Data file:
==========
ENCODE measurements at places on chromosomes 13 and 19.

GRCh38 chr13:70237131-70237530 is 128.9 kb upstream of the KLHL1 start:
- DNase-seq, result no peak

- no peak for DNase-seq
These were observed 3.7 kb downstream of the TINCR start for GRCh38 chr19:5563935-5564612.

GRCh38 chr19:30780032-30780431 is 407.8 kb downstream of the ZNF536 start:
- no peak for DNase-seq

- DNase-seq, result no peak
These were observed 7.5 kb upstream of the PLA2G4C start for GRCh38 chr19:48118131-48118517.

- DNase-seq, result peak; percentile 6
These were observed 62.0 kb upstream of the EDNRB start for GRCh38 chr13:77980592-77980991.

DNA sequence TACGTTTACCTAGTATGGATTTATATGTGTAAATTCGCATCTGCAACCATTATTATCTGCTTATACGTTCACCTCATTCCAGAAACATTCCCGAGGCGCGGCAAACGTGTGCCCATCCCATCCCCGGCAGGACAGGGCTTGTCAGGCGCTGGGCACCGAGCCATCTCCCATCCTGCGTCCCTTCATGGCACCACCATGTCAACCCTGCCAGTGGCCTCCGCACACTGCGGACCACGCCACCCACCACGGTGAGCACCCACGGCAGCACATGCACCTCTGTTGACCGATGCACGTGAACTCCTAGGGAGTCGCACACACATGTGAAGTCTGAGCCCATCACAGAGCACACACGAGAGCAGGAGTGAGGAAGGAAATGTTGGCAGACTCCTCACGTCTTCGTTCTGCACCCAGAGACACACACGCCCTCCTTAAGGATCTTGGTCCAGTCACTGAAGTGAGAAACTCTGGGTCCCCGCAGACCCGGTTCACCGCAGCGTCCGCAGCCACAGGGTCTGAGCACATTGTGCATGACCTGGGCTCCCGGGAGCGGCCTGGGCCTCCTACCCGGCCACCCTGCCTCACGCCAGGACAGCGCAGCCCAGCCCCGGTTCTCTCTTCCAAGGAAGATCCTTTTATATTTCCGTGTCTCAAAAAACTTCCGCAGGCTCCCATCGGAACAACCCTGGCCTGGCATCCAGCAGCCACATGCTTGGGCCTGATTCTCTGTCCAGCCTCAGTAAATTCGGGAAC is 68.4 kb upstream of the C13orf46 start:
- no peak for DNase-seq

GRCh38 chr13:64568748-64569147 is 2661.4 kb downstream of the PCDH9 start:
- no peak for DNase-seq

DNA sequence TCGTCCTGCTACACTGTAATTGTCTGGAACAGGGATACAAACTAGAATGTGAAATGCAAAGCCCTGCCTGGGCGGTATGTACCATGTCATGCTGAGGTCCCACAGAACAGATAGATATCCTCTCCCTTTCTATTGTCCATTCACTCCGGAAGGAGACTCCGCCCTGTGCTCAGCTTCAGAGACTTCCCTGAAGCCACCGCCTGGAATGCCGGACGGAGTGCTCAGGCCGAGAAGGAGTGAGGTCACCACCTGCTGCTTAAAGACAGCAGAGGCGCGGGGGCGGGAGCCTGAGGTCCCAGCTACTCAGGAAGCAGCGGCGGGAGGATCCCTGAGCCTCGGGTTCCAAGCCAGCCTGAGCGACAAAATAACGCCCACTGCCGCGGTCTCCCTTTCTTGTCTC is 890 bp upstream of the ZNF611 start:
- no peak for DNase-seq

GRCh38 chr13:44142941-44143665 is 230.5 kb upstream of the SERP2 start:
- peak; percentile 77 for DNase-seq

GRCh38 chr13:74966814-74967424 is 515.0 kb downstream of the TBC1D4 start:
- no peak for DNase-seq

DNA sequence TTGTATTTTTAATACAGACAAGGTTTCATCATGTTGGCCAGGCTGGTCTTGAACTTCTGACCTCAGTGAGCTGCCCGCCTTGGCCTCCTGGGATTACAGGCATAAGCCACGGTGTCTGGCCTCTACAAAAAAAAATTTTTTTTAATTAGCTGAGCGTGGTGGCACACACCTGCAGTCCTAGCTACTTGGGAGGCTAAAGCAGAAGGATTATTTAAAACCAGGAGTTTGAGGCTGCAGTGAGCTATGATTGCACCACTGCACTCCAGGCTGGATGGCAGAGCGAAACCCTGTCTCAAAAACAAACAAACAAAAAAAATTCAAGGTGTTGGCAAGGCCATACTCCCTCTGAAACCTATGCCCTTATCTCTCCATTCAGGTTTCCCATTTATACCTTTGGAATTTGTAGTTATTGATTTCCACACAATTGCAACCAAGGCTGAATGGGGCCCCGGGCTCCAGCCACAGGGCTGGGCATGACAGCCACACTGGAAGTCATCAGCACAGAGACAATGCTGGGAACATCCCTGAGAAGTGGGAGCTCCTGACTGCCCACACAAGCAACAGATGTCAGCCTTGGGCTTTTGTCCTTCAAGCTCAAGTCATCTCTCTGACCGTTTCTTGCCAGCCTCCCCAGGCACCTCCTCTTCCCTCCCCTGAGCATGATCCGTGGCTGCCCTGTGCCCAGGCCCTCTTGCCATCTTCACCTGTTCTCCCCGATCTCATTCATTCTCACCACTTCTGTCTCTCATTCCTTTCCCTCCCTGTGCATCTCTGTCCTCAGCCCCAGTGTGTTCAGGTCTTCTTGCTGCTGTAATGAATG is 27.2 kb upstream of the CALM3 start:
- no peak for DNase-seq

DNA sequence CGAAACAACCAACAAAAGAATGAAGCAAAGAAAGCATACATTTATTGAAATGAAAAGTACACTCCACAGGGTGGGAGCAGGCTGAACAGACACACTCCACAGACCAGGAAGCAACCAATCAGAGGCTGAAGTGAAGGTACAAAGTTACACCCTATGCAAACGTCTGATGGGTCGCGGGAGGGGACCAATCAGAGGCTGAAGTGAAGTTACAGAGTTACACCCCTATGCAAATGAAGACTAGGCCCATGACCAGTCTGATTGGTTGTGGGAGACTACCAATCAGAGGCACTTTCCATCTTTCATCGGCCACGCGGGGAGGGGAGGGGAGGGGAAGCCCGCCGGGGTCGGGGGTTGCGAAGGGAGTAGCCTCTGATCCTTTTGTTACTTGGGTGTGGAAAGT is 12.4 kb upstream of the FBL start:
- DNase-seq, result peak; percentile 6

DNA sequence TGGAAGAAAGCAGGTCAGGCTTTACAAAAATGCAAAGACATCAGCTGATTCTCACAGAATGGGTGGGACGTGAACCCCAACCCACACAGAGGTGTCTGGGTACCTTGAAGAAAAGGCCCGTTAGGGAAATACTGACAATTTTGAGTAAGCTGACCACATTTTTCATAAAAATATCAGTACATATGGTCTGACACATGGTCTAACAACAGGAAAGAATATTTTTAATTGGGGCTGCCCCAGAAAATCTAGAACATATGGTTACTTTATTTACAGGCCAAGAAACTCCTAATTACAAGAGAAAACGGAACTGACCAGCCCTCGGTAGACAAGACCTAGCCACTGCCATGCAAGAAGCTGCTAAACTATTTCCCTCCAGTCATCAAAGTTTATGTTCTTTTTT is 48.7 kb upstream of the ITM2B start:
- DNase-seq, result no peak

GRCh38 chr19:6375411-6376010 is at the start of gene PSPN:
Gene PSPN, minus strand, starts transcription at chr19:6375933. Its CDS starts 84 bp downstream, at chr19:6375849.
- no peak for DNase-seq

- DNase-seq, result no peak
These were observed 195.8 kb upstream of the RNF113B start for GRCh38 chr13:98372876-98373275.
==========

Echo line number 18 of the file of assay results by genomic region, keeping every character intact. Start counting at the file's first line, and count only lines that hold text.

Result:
GRCh38 chr13:44142941-44143665 is 230.5 kb upstream of the SERP2 start: